President Obama officially removed Cuba from the State Department's list of state sponsors of terrorism, the White House announced.
The president submitted a statement to Congress that read, "I hereby certify, with respect to the rescission of the determination of March 1, 1982, regarding Cuba that: (i) the Government of Cuba has not provided any support for international terrorism during the preceding 6-month period; and (ii) the Government of Cuba has provided assurances that it will not support acts of international terrorism in the future."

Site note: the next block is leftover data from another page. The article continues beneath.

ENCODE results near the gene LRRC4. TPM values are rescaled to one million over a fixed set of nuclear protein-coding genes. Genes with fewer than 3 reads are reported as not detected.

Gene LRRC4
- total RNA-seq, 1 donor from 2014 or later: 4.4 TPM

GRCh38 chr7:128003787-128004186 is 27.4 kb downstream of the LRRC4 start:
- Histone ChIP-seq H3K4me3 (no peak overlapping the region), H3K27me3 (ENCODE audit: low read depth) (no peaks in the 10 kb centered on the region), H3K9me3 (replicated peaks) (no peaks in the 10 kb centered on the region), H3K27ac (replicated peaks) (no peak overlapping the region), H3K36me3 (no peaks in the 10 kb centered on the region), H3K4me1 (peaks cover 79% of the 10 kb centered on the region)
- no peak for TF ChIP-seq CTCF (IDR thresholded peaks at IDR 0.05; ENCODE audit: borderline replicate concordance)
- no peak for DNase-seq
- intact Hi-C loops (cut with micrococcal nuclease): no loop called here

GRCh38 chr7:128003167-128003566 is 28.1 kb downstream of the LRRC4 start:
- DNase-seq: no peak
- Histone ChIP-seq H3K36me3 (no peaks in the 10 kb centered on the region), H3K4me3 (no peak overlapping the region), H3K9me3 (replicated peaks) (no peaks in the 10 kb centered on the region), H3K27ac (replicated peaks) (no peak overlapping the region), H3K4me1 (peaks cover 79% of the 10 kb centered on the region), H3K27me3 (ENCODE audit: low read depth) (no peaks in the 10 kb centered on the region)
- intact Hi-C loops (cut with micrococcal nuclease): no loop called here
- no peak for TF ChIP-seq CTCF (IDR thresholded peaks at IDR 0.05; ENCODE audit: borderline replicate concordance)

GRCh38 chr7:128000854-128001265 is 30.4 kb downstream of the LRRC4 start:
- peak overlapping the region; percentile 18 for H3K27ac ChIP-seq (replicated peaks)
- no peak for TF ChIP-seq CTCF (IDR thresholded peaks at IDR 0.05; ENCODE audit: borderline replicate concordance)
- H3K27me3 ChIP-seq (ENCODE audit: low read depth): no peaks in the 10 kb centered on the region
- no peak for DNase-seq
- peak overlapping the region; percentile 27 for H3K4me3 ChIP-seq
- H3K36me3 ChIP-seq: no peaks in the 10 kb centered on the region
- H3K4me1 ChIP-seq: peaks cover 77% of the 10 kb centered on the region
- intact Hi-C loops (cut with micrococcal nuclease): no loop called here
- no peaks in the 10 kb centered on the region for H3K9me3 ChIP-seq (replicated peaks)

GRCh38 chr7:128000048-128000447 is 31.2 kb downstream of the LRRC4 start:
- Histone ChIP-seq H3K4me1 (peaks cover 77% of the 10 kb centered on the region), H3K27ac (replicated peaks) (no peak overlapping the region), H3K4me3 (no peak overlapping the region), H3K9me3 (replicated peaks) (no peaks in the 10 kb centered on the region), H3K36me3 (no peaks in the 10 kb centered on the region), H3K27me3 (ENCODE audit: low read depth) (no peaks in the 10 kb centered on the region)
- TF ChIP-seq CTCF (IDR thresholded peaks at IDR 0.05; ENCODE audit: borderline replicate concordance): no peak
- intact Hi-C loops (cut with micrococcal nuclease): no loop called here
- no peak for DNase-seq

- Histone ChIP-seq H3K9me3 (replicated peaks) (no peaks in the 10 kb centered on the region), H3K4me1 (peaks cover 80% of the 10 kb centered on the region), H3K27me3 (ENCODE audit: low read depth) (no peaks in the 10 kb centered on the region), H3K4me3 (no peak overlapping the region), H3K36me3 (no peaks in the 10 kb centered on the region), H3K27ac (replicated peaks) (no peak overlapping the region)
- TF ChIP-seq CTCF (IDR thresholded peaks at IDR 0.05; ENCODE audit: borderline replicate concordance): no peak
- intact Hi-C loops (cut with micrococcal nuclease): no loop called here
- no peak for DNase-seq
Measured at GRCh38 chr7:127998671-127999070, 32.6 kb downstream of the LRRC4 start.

This has been considered a key step in Mr. Obama's bid to normalize relations between the two countries. He made the final decision following the State Department's recent review of Cuba's presence on the list. The State Department gave the president its recommendation while he was in the Caribbean last week.
The U.S. has long since stopped actively accusing Cuba of supporting terrorism.
Cuba was one of four countries on the U.S. list of nations accused of repeatedly supporting global terrorism. The countries still on the list are Iran, Syria and Sudan.
Obama announced in December that the U.S. and Cuba were ending a half-century of hostilities.